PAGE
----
There was however, no great American welcome. In an area famous for its casual friendliness and hospitality, the group found themselves, well, distinctly under-welcomed. Carol is still visibly irritated by the recollection: “There was no ‘wow you’ve come a long way to eat’, just a cold ‘We are not ready, wait outside’. How rude - obviously their Michelin stars don’t include lessons on how to treat guests!”
Go girl, go! The temptation to jack it all in there and then was obviously discussed by the four (elegantly) dusty Brits at the end of their day's tour: “We were left by ourselves to wander around and find somewhere to sit outside, eventually settling down on some chairs in the garden- with no offer of even a glass of water – it was a hot day! Our driver from the hotel had driven off to take his dinner somewhere else, sensible man, so we were stuck. I think we might well otherwise have simply left. Eventually, after 20 minutes or so, someone came out from the building and took a drinks order – but the drinks hadn’t arrived by the time someone else came out to show us to our table.”
So we’re onto the good bit: time to eat. I asked Carol what she’d made of the famous ‘ice creams’ of salmon tartare, a welcome snack that Keller famously serves up, inspired by a moment of love at Baskin Robbins - a passage in The French Laundry cookbook that is so California mawkish it almost had me doing a Dorothy Parker. “Don’t remember those at all,” said Carol. “But then the food wasn’t terribly memorable, you see.”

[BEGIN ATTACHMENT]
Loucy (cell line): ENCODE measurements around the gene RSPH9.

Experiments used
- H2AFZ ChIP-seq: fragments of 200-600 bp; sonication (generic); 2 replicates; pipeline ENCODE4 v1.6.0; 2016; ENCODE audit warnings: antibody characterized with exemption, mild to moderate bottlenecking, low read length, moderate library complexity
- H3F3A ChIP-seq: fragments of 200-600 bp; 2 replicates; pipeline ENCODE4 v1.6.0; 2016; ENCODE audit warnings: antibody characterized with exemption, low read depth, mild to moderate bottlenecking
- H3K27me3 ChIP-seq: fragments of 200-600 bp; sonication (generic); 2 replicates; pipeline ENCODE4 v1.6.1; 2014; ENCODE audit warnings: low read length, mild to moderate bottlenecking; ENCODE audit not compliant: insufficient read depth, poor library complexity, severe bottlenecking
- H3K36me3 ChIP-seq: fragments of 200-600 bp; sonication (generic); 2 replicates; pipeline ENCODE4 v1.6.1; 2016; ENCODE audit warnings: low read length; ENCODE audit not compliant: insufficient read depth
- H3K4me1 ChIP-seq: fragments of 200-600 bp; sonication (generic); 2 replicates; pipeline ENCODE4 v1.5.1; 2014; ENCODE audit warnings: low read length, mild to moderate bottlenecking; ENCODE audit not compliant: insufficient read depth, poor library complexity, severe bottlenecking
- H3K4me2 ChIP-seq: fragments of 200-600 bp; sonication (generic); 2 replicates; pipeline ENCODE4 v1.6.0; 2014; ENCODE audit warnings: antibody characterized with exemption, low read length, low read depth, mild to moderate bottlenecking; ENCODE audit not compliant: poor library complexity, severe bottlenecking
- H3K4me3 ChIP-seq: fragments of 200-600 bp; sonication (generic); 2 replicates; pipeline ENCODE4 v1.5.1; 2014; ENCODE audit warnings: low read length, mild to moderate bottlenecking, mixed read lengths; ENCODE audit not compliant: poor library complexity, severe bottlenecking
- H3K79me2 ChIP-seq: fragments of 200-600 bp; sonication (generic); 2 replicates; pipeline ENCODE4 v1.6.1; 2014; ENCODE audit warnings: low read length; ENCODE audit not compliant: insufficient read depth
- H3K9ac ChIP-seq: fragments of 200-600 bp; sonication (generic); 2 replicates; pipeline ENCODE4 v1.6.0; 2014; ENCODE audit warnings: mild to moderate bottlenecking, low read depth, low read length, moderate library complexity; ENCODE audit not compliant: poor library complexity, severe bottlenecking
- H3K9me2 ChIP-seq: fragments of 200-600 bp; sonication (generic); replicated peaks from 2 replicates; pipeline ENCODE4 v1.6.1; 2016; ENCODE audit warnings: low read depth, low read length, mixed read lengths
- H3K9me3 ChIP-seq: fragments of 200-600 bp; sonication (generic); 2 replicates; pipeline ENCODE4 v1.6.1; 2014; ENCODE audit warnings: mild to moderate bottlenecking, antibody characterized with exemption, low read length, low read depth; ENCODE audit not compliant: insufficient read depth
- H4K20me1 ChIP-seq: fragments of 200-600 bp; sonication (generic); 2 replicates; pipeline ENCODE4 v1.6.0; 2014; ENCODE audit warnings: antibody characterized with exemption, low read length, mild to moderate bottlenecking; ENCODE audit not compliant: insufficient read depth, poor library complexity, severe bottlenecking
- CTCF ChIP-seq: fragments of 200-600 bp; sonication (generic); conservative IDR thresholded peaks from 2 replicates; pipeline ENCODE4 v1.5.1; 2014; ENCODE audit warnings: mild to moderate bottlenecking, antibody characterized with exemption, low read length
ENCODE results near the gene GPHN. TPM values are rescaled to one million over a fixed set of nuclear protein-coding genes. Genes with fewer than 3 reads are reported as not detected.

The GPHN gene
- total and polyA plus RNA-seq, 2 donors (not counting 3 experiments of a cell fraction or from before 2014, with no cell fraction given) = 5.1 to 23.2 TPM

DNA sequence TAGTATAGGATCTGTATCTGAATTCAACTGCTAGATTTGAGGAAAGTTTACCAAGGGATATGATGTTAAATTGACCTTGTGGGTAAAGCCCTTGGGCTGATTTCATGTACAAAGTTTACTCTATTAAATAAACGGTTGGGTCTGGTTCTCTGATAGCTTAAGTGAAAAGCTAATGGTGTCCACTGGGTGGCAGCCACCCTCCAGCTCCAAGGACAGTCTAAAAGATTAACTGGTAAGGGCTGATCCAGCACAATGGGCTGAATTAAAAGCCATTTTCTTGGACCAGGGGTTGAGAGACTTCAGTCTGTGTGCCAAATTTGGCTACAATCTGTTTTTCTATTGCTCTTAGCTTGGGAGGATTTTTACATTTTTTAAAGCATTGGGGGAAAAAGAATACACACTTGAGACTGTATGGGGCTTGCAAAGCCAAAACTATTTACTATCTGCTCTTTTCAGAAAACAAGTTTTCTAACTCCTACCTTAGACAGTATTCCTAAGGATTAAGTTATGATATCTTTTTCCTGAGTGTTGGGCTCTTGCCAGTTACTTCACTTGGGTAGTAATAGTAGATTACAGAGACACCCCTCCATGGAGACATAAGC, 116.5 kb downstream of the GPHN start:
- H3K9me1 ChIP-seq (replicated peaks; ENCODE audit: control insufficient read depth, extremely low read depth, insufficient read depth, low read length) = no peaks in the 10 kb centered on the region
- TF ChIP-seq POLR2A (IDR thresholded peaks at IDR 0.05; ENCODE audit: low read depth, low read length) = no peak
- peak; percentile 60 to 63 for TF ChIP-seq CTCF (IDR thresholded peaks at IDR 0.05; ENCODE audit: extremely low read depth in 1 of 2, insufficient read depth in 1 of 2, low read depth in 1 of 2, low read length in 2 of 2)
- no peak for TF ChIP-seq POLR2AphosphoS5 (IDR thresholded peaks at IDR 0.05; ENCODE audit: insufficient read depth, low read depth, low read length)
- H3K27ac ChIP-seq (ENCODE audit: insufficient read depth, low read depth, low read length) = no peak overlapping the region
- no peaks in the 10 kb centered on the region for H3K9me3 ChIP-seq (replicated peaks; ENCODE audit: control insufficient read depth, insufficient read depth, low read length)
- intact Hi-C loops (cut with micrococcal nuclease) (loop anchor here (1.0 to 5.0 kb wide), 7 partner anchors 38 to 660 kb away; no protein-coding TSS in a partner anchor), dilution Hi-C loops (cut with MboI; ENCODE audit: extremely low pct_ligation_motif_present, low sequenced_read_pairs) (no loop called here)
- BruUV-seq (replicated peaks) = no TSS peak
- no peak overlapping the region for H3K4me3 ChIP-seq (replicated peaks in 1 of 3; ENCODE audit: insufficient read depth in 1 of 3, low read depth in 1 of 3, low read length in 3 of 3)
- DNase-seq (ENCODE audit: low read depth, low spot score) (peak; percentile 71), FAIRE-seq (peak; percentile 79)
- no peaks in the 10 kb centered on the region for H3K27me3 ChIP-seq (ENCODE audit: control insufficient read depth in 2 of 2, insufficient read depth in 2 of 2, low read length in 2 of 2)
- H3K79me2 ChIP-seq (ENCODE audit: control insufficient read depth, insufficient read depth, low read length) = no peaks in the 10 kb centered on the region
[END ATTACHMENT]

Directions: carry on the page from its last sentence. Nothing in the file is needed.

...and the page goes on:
I had thought she’d lost the power to shock me. But this was really something else. OK, the service is snotty. It’s the World’s Best Restaurant for Pete’s sake! So you have to jump through hoops of fire naked singing Bohemian Rhapsody to get a table. That’s evolution, no? But the FOOD isn’t MEMORABLE?
She brought me a glass of water, which helped me to recover, and carried on. “One of us had the vegetarian tasting menu and the others had the standard tasting menu. The vegetarian was about 13-14 courses of little bites of food – all quite palatable, but nothing I had not eaten before in some shape or form. The standard tasting menu, again about 13-14 courses (including sea urchin!), was palatable but again nothing special. In fact, I have frequently eaten better in London.”
And that is where she stopped. No more detail available. I tried and tried. “It just simply wasn’t memorable. I can’t think of one thing that stood out or that brought something new to me. There was absolutely no sense that we were enjoying an experience that was in any way defining.” She paused for a second, then: “I mean, the service was fine but really, to be honest, we all felt the whole event was overpoweringly pretentious.”
And there’s more. The guests didn’t want their wine chilled. Let us accept that Californians chill red wine. And that is their prerogative. But the guests didn’t want cold wine. “I’m not saying we had our very expensive red wine ‘on the rocks’, but not far short. How can you taste something so lovingly produced when it is so cold? It had no chance to breathe and reveal its flavours- I would treat a cheap white wine in this way to hide its inadequacies. We called the Sommelier to no avail; the red wine was always served cold. One of our group, who keeps a very fine cellar in the UK, was virtually apoplectic!”
This wasn’t going well, was it? The group of disappointed diners were chatting to one of the waiters, who mentioned that a famous chef was to be dining at The French Laundry the next week. Carol mentioned that they’d enjoyed a dinner with him at a friend’s house a few weeks before. And the group suddenly found they were a little more welcome than they had been on arrival: “Having paid our bill and wondering quite what the hype had been about, we were invited to visit the kitchen on our way out. We were a little puzzled, but went along with it. We went to the kitchen, watched the proceedings and tried to ask a few polite questions. I think we were expected to be awed or something. We sort of stood around a bit. And then we left.”
The verdict, then? “Really? Overly pretentious. Unmemorable. Disappointing.”
Which is about as damning as you could get, really...